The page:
If you are looking for a lightweight, responsive ski for a wide variety of situations and snow conditions ranging from backcountry to frontside resort trails, the Whitedot R.108 "Ranger" fits the bill better than most any ski we have tested in recent memory. Testers spending time on the R.108 Ranger came back with huge grins and phrases like "Wow...this ski works great...and it's so light!" and "I did not expect it to work so well everwhere on the mountain...and it's so light!"...(you get the idea). The R.108 is secure and responsive on hard surfaces, stable, predictable, agile and supple in mixed snow, and shows a comfortable, fun floating behavior and friendly semi-surfy, semi-directional personality in soft and powdery conditions. Turn initiation is easy, friendly and predictable without any hooky, grabby or insecure behaviors, yet delivers a sporty, fun ride and nicely balanced turn shape at a variety of speeds with nearly zero effort in nearly any conditions. The Ranger R.108 essentially disappears underfoot so you can concentrate on where you want to go instead of what's on your feet and how to make the skis do what you want them to do.
The R.108 can feel like a lightweight ski at higher speeds because of its low mass underfoot, showing some slightly feathery characteristics as the speed increases, but it is always predictable, and by keeping your speed below racer-levels, you never feel this behavior. We did not test the traditional construction version of this design, but based on our tests of other models with Whitedot's traditional layup, this slightly feathery feeling should disappear by choosing the slightly beefier non-CarbonLite construction if you have a "need for speed".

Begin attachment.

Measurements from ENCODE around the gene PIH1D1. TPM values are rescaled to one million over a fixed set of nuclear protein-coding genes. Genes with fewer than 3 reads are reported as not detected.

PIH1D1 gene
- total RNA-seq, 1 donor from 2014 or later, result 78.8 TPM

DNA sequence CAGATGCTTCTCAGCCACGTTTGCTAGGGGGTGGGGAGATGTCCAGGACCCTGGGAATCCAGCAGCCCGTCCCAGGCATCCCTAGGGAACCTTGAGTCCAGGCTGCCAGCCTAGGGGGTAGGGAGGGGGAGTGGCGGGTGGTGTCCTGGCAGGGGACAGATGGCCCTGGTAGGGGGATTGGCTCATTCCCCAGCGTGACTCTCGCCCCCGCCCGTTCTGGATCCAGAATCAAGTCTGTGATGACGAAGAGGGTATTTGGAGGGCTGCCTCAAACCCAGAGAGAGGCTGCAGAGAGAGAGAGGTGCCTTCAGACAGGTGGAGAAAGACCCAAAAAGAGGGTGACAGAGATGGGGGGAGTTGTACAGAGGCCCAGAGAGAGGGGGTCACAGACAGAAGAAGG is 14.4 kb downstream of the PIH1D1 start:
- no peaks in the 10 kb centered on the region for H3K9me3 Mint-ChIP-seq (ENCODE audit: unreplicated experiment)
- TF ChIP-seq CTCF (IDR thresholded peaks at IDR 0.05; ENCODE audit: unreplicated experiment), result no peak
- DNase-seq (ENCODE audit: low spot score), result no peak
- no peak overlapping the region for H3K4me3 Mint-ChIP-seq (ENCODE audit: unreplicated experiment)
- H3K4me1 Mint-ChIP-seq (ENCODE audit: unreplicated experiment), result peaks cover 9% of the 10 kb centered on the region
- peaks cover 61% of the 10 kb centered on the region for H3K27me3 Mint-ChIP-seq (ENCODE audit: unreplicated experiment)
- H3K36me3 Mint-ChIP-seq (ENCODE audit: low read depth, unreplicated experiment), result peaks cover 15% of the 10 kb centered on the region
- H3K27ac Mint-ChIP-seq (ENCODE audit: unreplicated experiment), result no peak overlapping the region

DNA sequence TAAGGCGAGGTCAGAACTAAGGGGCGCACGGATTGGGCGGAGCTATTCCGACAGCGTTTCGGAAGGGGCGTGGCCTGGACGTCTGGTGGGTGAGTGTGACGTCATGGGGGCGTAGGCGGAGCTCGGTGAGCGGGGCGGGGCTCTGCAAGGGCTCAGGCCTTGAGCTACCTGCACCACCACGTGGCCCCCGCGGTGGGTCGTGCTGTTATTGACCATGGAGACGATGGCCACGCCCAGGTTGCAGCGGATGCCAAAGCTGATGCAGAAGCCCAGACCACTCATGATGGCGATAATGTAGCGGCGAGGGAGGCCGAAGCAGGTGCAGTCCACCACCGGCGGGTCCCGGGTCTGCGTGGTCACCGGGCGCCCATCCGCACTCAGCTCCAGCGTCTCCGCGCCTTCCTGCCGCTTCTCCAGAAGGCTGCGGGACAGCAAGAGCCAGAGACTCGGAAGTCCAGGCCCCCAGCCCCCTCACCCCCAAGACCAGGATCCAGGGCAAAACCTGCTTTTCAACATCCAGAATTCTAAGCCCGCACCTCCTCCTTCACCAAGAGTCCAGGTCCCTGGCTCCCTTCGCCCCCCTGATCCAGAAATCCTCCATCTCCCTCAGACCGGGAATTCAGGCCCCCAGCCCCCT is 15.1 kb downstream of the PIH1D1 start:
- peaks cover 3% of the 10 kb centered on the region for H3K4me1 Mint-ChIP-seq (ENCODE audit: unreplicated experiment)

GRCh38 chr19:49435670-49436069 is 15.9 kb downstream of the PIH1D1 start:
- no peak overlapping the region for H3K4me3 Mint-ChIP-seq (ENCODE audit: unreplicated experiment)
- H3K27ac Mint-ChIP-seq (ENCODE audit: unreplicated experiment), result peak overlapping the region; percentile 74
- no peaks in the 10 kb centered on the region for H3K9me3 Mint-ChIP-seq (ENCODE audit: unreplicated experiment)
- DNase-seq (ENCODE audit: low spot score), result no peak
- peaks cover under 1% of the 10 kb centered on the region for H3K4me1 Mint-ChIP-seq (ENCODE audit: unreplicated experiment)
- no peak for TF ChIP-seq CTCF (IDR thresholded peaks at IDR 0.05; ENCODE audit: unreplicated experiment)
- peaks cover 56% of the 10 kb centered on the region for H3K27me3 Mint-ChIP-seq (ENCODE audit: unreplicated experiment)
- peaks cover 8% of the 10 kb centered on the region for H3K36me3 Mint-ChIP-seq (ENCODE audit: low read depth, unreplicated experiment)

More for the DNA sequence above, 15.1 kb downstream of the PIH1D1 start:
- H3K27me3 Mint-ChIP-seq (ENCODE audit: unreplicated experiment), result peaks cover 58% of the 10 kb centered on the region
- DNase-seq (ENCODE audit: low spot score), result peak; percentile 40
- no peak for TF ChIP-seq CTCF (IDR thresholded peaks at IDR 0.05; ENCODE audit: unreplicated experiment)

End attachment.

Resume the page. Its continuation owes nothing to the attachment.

Technical Ski Data:
Weight: 1742 grams and 1744 grams (measured) 186cm
1.2mm ISO 7200 High Speed Precision Sintered base, Die-cut
Full Tip - Tail Popular / Ash Laminate Core
Carbon Fibre / Flax / Carbon-Kevlar Stringers / Dry Weave Binding Retention Plate / Rubber Foil Dampening Tape / Carbon-Aramid / Carbon
1.9mm hardened Steel, 360 pre-bent Wrap-Around Edges
ISO Foil, Screen Printed & Twice Lacquered topsheet
Zero-camber, rockered tip and tail
Bindings and Boots Used:
Tyrolia AAAmbition Touring Bindings
Salomon S-Max 120 boots.
Catchy field of dots on a glossy topsheet with excellent fit and fihish. Moderately soft tip and tail flex, firmer midsection. Very light weight by hand-feel (see specs...they are light!), relatively damp response with moderate torsional strength. Appealing look and feel. Very thin vertical thickness...almost blade-like. Impressive aluminum ski notch insert in the tail.
Eastern corduroy, packed powder and hardpack groomers, boilerplate, ungroomed packed powder with small bumps, shin-deep to knee-deep powder conditions, both smooth and bumpy. Chalky wind buff, fresh and old powder. Spring conditions.
Hardpack and Boilerplate: